Ms. Global: Scotland Eliminates Period Product Fees; Poland’s Pride March; Nonbinary Joan of Arc Debuts at Globe Theatre

Ms. has always understood: Feminist movements around the world hold answers to some of the U.S.’s most intractable problems. Ms.. Global is taking note of feminists worldwide.

This week: Scotland paves way for period poverty movement; volunteers provide menstrual products in Pakistan, amid floods; Pride marches in Poland; Spain passes “yes means yes” consent law; and more.

How Solitary Confinement Harms Women

Every day in the U.S., women endure the torture of solitary confinement, kept in cells the size of small closets for over 22 hours a day, isolated and alone, wondering if the state will execute them. Women are uniquely affected by lengthy incarceration; at least 75 percent of the women currently serving death sentences are mothers.

Sabrina Butler-Smith spent six and a half years behind bars—almost three of them on death row—before she was exonerated and set free. She may have been proven innocent, but after being caged in a six by nine foot cell, Butler-Smith told Ms., “You’re never the same.” 

Now More Than Ever, It’s Time for Universal Menstrual Education for Gender Equality

Ninety-two percent of high school students reported needing a new pad or tampon during school. Yet, period poverty, a lack of access to menstrual products due to economic circumstances, impacts students’ ability to safely address menstruation.

“Some girls find out about their periods when they actually get them. It’s just never talked about in schooling.”

Will My Period Tracking App Betray Me? Menstrual Surveillance in a Post-Roe World

Menstrual data and period tracking has already become a lucrative industry for apps. Selling private and personal reproductive health data to companies has created income many fertility apps.

The availability of this data already poses a unique threat to the lives of all people with uteruses, but in a world without Roe the risk of this data becoming a weapon for the anti-abortion movement. They have been known to use such data to influence decision making and reproductive choices. In order to keep this vital data out of their hands action needs to be taken to provide protection and safe alternatives for menstruators.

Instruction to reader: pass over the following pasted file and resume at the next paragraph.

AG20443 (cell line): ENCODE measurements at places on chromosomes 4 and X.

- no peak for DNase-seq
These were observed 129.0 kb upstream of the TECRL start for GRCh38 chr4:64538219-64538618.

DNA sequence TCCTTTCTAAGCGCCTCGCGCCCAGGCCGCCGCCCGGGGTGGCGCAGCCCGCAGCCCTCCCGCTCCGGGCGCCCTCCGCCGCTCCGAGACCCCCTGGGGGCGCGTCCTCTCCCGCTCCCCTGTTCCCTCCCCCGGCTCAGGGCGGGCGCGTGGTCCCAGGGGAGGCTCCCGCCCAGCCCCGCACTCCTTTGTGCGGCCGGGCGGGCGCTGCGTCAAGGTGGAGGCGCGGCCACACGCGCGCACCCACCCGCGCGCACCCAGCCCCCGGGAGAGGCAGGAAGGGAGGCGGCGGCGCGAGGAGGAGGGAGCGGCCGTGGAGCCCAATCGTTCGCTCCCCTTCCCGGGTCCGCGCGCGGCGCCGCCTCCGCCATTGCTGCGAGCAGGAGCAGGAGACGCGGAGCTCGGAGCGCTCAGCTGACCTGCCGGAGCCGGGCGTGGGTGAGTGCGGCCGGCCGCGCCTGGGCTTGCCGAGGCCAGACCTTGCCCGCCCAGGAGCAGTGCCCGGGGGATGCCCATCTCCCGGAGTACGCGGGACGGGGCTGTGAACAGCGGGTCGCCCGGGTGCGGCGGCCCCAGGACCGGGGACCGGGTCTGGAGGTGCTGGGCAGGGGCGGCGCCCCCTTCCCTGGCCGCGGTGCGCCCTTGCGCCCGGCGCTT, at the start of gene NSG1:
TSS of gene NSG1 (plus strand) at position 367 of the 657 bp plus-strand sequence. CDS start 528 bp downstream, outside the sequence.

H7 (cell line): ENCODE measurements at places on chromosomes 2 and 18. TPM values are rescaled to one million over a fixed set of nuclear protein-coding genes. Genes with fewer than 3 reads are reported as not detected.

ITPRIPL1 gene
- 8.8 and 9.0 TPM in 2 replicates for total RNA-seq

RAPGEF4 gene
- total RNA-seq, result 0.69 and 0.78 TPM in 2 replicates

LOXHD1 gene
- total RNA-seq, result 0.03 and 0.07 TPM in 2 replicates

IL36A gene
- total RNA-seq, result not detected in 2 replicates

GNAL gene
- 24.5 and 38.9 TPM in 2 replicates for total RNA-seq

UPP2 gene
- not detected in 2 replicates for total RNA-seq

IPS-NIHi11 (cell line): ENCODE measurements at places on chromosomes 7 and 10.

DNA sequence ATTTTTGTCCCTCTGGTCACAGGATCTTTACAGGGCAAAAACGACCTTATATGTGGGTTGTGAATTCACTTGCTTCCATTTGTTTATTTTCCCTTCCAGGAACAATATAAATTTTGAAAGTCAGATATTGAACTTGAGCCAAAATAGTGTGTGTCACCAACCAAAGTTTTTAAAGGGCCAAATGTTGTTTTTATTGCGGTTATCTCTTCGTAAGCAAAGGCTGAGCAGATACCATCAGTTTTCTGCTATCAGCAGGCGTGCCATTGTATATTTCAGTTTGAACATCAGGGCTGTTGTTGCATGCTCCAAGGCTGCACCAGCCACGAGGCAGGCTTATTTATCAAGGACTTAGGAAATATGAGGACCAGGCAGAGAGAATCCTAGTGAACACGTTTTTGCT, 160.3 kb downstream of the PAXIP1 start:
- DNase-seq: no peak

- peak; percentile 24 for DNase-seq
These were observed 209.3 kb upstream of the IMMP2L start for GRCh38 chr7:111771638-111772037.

Women’s Rights and Democracy Are Inextricably Linked

Last fall, America was featured for the first time on a list of backsliding democracies. With inadequate progress in women’s participation in government, reproductive rights, and maternal mortality, this title may reflect recent attacks on gender equality. Amer­ica’s long­stand­ing and abysmal record on myriad gender equity mark­ers has been the true harbinger for our down­graded democracy status.

The Period Project: Menstrual Equity in Schools

In the last of our three-part series on menstrual equity, highlighting our Period Project research study and forthcoming Period Project Report Cards, we report on schooling and access to menstrual products.

Within the last five years, over a dozen states passed laws to require that menstrual products be made available free of charge in at least some schools—up from zero. State laws requiring access to menstrual products free of charge represent a crucial component of ending period poverty and achieving menstrual equity.  

The Period Project: The Fight for Menstrual Equity in Prisons

Although only 5 percent of the world’s female population lived in the United States, it accounts for nearly 30 percent of the world’s incarcerated women. Inadequate and inaccessible menstrual products remain a pervasive issue in the U.S. carceral system. Our research shows few states have taken action to address the issue and enforcement lags behind laws that mandate access to menstrual supplies.

(This is the second article in a three-part series on the Period Project, which examines the scope and consequences of period poverty and assesses state progress toward achieving menstrual equity through legislation.)